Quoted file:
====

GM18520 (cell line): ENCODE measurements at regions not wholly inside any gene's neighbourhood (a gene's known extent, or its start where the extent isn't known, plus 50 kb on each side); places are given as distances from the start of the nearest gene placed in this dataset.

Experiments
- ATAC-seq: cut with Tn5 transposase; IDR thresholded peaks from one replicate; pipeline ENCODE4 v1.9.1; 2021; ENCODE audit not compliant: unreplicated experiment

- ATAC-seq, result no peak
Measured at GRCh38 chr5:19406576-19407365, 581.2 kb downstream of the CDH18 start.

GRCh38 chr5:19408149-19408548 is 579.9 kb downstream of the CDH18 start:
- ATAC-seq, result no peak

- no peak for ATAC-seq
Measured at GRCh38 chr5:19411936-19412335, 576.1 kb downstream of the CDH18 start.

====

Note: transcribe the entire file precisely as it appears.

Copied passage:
GM18520 (cell line): ENCODE measurements at regions not wholly inside any gene's neighbourhood (a gene's known extent, or its start where the extent isn't known, plus 50 kb on each side); places are given as distances from the start of the nearest gene placed in this dataset.

Experiments
- ATAC-seq: cut with Tn5 transposase; IDR thresholded peaks from one replicate; pipeline ENCODE4 v1.9.1; 2021; ENCODE audit not compliant: unreplicated experiment

- ATAC-seq, result no peak
Measured at GRCh38 chr5:19406576-19407365, 581.2 kb downstream of the CDH18 start.

GRCh38 chr5:19408149-19408548 is 579.9 kb downstream of the CDH18 start:
- ATAC-seq, result no peak

- no peak for ATAC-seq
Measured at GRCh38 chr5:19411936-19412335, 576.1 kb downstream of the CDH18 start.